The characters and place are interesting and it does feel like these are over and above the material itself. The film will be of greater interest to those who have seen the other films in the trilogy as the places and people have history to them, but they are still well enough done to avoid it being key to the film. The cast do pretty well throughout; Rezai steals the show with a good performance; Ladanian is totally absent and her performance will be hard (was hard!) for a Western audience to appreciate. Keshavarz does pretty well in the role of the director.

    Overall this is not a film to come to unless you have seen at least one of the other two films (ideally both. It is watchable without this knowledge but even with it, it is hard work at times. The narrative is slow and not that important apparently and, although the characters and places are interesting, I did struggle to really get emotionally involved in the film. Interesting enough to be worth a look but don't expect too much from it.
  • I've seen "Taste of Cherry" and "Ten" by this filmmaker. I found them exceptional in a few ways, but not rewarding experiences. I doubted the decisions of the filmmaker and that's poison to a shared life with one.

    I still do. But this has changed my impression that he is incapable of making wise, effective choices.

    Now I must see the other two in this "series."

    Here's what you'll experience. The filmmaker is Iranian in situation, but French in intellect. That means his movies will be about movies, or will cast life as a movie with discrete references to films.

    In this case we have a film being made. To elaborate on the distance between us and the film the first scene is a man introducing himself as the actor who plays the director.

    The film within is cast and begins shooting. We see take after take, seemingly repeated endlessly. Each time, something goes wrong because reality intrudes. Slowly the film becomes about that reality instead of the film: the boy and girl playing a young married couple are from the nearby village and he has been courting her and has been turned down by her grandmother. (Her parents are dead.)

    He has seen her only a few times, but is in love with her. He thinks he saw an expression once in her that reciprocates. Now in between those interminable takes he begs her to express her love. These take the form most purely of her reading, deliberately ignoring him, and he (an illiterate) telling to turn the page if you love me.

    She demurs through the whole film until the end which has a very long slow scene. Very long, wordless. And she gives an answer that we impute so indirectly is it a far — literally far — observation. One amazing thing that occurs is our wonder that the filmmaker expects us to tolerate what he is doing. The other is that we do.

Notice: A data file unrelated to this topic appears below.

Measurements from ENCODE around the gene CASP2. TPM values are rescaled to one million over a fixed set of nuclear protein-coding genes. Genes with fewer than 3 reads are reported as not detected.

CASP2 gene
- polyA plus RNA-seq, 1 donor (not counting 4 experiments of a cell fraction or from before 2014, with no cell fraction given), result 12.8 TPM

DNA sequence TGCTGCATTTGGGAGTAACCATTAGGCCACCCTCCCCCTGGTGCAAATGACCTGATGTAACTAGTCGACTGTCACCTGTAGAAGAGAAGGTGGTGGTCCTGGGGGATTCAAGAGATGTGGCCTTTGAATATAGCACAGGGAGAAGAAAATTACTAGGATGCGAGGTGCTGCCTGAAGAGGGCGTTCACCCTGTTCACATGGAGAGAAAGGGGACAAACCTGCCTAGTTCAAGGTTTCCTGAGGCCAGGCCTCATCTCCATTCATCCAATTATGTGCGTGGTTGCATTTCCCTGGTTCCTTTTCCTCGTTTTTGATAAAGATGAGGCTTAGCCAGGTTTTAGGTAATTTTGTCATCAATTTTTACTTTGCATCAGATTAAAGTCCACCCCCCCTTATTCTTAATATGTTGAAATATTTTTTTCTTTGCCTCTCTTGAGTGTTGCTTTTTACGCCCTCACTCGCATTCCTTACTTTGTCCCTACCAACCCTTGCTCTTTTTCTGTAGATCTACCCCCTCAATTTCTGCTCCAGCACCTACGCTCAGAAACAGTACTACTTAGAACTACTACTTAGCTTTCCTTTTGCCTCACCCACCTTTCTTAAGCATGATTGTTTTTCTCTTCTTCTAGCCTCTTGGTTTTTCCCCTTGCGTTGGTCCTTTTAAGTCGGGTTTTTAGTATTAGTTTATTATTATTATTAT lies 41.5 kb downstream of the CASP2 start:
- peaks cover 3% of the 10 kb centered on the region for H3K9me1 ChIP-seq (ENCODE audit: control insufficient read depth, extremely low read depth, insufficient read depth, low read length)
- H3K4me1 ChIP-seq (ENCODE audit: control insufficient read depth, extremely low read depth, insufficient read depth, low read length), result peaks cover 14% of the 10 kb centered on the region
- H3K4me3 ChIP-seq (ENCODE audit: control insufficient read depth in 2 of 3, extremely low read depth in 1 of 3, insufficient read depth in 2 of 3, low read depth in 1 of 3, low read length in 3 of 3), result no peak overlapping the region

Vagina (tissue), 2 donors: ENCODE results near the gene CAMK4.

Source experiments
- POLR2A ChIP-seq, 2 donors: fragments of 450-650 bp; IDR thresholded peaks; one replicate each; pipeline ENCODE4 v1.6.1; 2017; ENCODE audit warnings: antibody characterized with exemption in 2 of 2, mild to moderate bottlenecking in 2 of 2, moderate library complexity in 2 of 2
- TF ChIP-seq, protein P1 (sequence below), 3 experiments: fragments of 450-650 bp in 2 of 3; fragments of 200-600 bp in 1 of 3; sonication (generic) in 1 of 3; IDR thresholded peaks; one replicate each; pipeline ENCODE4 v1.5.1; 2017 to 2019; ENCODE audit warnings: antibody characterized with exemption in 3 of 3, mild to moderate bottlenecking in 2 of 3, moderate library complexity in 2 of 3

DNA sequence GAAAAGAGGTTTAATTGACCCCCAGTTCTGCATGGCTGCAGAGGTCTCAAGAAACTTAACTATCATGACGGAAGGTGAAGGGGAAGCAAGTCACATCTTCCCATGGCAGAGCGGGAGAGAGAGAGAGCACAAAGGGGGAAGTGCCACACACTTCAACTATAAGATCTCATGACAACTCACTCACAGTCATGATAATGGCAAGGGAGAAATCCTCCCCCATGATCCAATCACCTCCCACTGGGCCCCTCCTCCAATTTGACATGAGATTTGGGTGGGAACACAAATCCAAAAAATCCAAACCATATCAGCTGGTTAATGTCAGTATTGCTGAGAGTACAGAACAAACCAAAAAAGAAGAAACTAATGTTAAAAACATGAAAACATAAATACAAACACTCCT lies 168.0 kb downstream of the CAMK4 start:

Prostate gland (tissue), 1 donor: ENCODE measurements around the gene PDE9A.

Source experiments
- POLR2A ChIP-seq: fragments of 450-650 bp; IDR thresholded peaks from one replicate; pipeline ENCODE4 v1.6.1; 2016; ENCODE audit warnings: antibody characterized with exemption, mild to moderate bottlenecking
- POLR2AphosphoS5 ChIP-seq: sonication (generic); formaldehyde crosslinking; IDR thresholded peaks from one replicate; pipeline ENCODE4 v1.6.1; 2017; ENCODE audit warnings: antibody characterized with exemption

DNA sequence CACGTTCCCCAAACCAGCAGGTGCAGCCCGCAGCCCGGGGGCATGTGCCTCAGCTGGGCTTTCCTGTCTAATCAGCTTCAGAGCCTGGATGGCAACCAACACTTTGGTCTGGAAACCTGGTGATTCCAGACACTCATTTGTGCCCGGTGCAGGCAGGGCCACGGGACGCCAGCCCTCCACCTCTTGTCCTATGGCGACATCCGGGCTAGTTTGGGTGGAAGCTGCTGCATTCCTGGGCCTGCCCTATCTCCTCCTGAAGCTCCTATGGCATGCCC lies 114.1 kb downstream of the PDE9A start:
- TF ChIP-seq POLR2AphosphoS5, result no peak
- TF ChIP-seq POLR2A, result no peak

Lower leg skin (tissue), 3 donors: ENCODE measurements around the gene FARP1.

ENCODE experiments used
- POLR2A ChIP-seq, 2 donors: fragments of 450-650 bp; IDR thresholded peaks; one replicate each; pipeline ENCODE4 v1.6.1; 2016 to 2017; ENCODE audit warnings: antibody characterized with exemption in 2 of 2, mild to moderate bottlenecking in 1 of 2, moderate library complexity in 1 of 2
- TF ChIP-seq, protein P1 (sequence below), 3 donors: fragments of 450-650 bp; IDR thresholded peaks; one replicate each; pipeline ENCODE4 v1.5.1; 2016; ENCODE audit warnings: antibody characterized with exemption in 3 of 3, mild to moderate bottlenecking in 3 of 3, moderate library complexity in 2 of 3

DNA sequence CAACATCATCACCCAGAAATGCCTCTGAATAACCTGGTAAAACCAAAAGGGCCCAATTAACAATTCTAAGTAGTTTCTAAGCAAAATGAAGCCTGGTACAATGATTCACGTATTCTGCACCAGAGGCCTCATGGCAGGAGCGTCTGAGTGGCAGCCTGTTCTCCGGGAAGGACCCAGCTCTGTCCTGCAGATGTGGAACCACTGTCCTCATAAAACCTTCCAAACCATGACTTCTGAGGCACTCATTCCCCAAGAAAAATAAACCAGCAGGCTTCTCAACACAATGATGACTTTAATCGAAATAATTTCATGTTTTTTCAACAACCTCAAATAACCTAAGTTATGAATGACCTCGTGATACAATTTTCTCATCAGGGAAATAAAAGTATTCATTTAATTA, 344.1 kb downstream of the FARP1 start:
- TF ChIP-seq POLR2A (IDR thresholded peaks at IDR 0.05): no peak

So I would recommend this.

    But there's an issue that disturbs. This works for me because the society depicted is so alien, so unbelievable. The women here are women only in that they are allowed to have children. They are beings only in the most technical of senses. One wonders if such a place can really exist on the planet, or if it is a concoction or art to merely show the weakness of man.

    I say this because I have a notion of symmetry in folding. I think successful art that represents itself has the same "semantic distance" on both sides. In other words, there is the same degree of abstraction between our real world and the foundation world of the film, and that is the same distance to the film (or art) within. I find this so prevalent that I pose it as a law of introspection.

    So here we have a film that I assume was made for Iranian viewing, by viewers that would accept the world of women we see, wouldn't wonder at the third world infrastructure, would knowingly accept the dilemma of proud illiteracy. That places the world of the viewer very close to that of the movie within. Or does it? Is the Tehranian who sees art films more like me than the primitives we see here?

    Ted's Evaluation -- 3 of 3: Worth watching.
  • How wonderfully and simple a movie can be? proof is this movie. The man with his passions, his wants and his morals -conformist (per country) within the nature. A very beautiful and subtle poetic film.
  • Warning: Spoilers